County's foster grandparents back to helping students after shutdown


Principal Lawson Brown Jr. speaks with a foster grandparent at Duval Elementary School for nine years, Barbara Perry, 72, known as Grandma Perry to the first-graders she assists in Ashley Gotay's first-grade classroom at Duval Elementary School in Gainesville on Monday.

Erica Brough/Staff photographer
Published: Tuesday, October 22, 2013 at 6:01 a.m.
Last Modified: Tuesday, October 22, 2013 at 10:50 a.m.

After two weeks in limbo during the federal government shutdown, the volunteers who make up Alachua County's Foster Grandparent Program on Monday rejoined the children they work with at local schools and day care centers.

The Foster Grandparent Program was frozen at the end of the first week of October because the county couldn't draw down grant money for it because of the government shutdown. The program's low-income volunteers, who are 55 or older, spend 15 to 40 hours each week working with children and receive a stipend of $2.65 an hour for their service.

Ninety-two volunteers were temporarily laid off because of the shutdown.

When it ended and furloughed federal employees returned to work on Thursday, County Manager Betty Baker said she was still unsure if government funding for the program would be restored. She learned Friday that it would, and county staff informed the foster grandparents they could resume volunteering on Monday.

Three county staffers who were reassigned temporarily to CHOICES, a program that helps uninsured but employed residents access health services, also were brought back into the Foster Grandparent program.

Louise Gordon, a 75-year-old Hawthorne resident who has been a foster grandparent for going on seven years, volunteers at a day care but couldn't go during the shutdown. She said she worried about the children because they need mentors.

Not being able to volunteer also meant losing the $2.65 an hour stipend. That was difficult because the stipend, although small, makes a difference given how tough times are right now, Gordon said.

"I missed that change. Comes in handy," she said.

She resumed volunteering Monday and was happy to see the preschoolers she works with again after two weeks away.

"Oh, they were happy to see me as always. Every day they want to follow me home," she said. "They enjoy working with me, and I enjoy being with them."

Some foster grandparents couldn't bear to stay away when the program was frozen.

Duval Elementary School Principal Lawson Brown said several foster grandparents helped out at the school as regular volunteers during the shutdown.

"I was very surprised and impressed," he said. "They see it as a real job and not just community work."

Duval Elementary has around eight foster grandparents who nurture and provide academic support for students.

"They give the kids sort of a warm blanket of parenting," he said.

Barbara Perry, a 72-year-old foster grandparent who has volunteered at Duval for about nine years, was one of those who helped out during the shutdown as a regular volunteer.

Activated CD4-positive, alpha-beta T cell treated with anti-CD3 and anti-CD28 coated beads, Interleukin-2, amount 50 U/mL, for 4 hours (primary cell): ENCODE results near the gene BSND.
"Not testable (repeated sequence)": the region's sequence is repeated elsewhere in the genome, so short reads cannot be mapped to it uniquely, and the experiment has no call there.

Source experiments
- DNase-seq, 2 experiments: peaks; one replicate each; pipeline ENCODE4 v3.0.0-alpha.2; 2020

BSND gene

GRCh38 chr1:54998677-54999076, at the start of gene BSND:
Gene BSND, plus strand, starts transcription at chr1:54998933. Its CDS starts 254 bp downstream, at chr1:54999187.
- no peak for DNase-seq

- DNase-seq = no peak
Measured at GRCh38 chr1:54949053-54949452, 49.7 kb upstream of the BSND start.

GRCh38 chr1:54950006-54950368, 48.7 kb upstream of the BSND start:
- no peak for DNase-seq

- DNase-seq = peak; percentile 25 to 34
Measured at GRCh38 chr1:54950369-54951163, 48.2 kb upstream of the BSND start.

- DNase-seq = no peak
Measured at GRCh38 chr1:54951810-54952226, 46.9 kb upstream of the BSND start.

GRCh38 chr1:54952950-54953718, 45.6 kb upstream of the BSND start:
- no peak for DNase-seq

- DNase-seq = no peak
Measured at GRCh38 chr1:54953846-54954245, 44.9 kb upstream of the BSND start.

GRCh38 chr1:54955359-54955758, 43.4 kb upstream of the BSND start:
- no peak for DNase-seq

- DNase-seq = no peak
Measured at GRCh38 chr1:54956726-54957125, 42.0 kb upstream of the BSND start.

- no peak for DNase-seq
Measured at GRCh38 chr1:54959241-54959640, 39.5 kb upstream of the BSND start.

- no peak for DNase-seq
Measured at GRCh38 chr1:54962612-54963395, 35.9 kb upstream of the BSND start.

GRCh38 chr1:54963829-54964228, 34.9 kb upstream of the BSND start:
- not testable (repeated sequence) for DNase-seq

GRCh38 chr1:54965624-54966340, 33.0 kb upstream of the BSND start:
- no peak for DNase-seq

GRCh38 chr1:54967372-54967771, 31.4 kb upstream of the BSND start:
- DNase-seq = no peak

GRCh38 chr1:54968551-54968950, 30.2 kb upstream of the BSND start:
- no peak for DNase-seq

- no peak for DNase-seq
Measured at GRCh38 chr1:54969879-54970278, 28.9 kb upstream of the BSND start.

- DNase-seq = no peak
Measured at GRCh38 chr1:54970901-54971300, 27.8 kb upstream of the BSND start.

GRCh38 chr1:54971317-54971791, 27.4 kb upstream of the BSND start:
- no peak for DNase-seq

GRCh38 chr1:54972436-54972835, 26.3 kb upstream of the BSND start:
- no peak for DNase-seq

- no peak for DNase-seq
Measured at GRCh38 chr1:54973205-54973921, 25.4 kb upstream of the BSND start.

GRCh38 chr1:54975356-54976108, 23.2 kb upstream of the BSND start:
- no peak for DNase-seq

There wasn't any warning when the program was frozen, and she couldn't leave the children, she said. A teacher can do only so much.

"A lot of them need it because they don't have that grandma structure at home sometimes," she said of the children she helps.

Perry volunteers in teacher Ashley Gotay's first-grade class four days a week. The children call her Grandma Perry or just Grandma.

She works closely with two children in the class through the program but assists all the students, as needed.

" ‘Cause everybody calls: ‘Grandma Perry, I need your help,' " she said. "Each child is the same in my eyesight because they all need help."

On Monday morning, Perry sat down with 6-year-olds Taleah Warren and D'avarion Bryant to read a book called "Animals Help." The children read along out loud, pausing when Perry asked questions.

"A camel can help," D'avarion read before turning the page. "A monkey can help."

What about a cow or a hen, Perry asked. How do they help?

Milk and eggs, the children told her.

"What did you learn from this book?" she asked after they finished the last page.

They went back over how a horse can be used for transportation and hens give people eggs.

Then D'avarion asked how a camel can help.

"A camel can be used as a mode of transportation," Perry told him.

Taleah, excited, clutched the book with one hand and waved the other. "And a monkey?" she asked.

Perry laughed a little. "Well, not necessarily," she said.

Then she told them: "I'm proud of you because you did this book for the first time."

With the book finished, the first-graders' attention began to wander. She told them, "Love you."

She said it twice more, finally drawing their attention.

"Love you, too," Taleah said and smiled.

"I love you all a whole bunch," Perry said, looking between them.

"We love you too," D'avarion told her.

Contact Morgan Watkins at 338-3104 or morgan.watkins@gainesville.com.

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